Ukraine whistleblower under fire — Where are the first responders?

Ukraine whistleblower under fire — Where are the first responders?
© Greg Nash

Never in the history of this republic has a whistleblower been so publicly blowtorched. I refer to the intelligence community patriot who caught President Donald TrumpDonald TrumpTexas announces election audit in four counties after Trump demand Schumer sets Monday showdown on debt ceiling-government funding bill Pennsylvania AG sues to block GOP subpoenas in election probe MORE red-handed, shaking down the Ukrainian government. 

Meanwhile, the first responders — Congress — are standing on the sidelines, gawking. Some are even grabbing their own blowtorches, gleefully joining in. How did this startling, upside-down reality show come about? And who’s going to do something about it?

Many in this town have spent ample blood, sweat and tears for decades building up an infrastructure to protect whistleblowers. The laws we passed were never adequate enough, so we came back again and again to tighten them up. The law protecting the identity of the Ukraine whistleblower was a long time in the making.


Now, along comes a whirling dervish (Trump) and his torch and pitchfork mob (Sen. Lindsey GrahamLindsey Olin GrahamTrump pushes back on book claims, says he spent 'virtually no time' discussing election with Lee, Graham The Hill's 12:30 Report - Presented by Facebook - Biden meets with lawmakers amid domestic agenda panic The Hill's Morning Report - Presented by Alibaba - House Democrats plagued by Biden agenda troubles MORE, Sen. Rand PaulRandal (Rand) Howard PaulGOP political operatives indicted over illegal campaign contribution from Russian national in 2016 White House debates vaccines for air travel Senate lawmakers let frustration show with Blinken MORE, Rep. Jim JordanJames (Jim) Daniel JordanAllies see rising prospect of Trump 2024 White House bid Republican leaders misjudged Jan. 6 committee Watchdog group seeks ethics probe over McCarthy's Jan. 6 comments MORE, Rep. Mark MeadowsMark MeadowsJan. 6 panel subpoenas four ex-Trump aides Bannon, Meadows Graham found Trump election fraud arguments suitable for 'third grade': Woodward book Allies see rising prospect of Trump 2024 White House bid MORE, Rep. Kevin McCarthyKevin McCarthyFifth House Republican comes out in support of bipartisan infrastructure bill Watch live: McCarthy holds briefing with reporters The Hill's Morning Report - Presented by Alibaba - Biden jumps into frenzied Dem spending talks MORE, et. al.), scorching that very fragile structure with no respect for the integrity of what’s been built. It’s no different from every other institutional norm Trump has trampled since he took office.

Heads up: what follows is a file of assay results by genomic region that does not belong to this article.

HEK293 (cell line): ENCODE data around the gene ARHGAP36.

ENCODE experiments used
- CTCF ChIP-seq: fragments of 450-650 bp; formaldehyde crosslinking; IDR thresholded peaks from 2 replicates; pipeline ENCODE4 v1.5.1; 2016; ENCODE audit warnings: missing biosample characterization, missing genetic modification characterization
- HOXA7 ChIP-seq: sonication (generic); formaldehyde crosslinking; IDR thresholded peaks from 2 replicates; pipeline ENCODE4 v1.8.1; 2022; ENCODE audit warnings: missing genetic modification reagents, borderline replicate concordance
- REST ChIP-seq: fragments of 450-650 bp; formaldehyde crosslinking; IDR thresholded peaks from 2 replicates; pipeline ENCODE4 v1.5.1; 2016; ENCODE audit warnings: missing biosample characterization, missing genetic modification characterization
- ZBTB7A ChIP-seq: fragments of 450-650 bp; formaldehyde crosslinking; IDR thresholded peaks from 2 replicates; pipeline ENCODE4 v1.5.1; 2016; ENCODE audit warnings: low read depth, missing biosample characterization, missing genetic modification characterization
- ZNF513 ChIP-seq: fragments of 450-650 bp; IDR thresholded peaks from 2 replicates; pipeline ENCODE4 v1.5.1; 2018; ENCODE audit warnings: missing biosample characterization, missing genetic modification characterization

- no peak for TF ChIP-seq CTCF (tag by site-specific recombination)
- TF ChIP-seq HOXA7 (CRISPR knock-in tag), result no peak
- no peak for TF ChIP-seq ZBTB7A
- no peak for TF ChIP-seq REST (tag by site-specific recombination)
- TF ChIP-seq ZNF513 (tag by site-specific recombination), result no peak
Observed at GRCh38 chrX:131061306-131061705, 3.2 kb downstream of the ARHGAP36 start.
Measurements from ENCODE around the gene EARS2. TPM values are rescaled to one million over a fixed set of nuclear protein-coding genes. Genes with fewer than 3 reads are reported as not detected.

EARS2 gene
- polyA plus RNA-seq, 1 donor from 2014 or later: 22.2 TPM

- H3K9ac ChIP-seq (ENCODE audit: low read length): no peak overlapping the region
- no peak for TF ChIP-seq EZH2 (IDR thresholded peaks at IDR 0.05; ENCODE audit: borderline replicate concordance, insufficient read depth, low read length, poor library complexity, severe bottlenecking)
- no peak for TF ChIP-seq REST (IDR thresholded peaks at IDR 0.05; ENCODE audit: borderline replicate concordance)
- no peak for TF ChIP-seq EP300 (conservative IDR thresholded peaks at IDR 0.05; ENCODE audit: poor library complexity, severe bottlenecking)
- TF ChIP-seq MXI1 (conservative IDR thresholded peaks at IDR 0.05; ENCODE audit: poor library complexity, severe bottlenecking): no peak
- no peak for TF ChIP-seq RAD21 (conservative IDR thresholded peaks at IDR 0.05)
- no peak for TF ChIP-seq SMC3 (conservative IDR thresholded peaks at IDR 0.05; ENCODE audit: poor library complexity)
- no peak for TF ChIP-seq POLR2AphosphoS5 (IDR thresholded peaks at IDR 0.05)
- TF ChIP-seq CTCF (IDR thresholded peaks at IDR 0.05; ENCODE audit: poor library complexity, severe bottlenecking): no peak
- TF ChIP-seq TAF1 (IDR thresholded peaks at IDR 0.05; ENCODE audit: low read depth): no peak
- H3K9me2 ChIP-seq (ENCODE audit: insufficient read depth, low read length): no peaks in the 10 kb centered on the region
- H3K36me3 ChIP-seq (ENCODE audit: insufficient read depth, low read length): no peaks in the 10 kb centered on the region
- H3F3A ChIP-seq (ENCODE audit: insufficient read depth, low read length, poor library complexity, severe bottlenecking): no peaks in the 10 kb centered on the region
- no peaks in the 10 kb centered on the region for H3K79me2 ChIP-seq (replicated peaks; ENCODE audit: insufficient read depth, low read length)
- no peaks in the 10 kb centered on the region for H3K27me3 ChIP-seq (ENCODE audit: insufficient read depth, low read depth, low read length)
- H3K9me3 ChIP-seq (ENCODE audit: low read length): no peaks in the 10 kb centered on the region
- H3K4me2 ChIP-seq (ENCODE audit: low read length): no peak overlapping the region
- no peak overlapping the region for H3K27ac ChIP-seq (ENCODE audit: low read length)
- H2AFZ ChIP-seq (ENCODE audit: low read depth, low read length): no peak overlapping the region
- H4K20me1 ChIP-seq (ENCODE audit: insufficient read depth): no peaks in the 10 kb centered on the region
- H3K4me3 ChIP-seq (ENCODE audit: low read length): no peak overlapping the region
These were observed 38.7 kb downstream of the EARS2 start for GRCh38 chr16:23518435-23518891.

The incessant vilification and threats not only harass and intimidate the messenger. It tells every other potential whistleblower about to cooperate with the impeachment inquiry that the same will befall them.

But there’s a much more insidious intimidation at play, here. It began well before the whistleblower’s complaint was even a gleam in his/her eye. It seems longtime whistleblower champions themselves have been chilled by Trump from doing anything meaningful in response.  

Yes, many members are fearful of being “primaried” by rabid Trump supporters. But there are other ways of intimidation by Trump — denying projects in states and districts, killing legislation, tweet-slaps. They know he’s a relentless and vindictive retaliator if they cross him.

That might explain the lukewarm support, at best, by Republicans for the whistleblower. The strongest statement came from Sen. Chuck GrassleyChuck GrassleyCongress facing shutdown, debt crisis with no plan B Biden confronts sinking poll numbers Congress needs to push for more accountability in gymnasts' tragic sex abuse MORE (R-Iowa), longtime whistleblower champion and co-author of much of federal whistleblower law. When he issued a statement Oct. 1 defending the whistleblower and breaking with Trump, it was a shot heard round the country.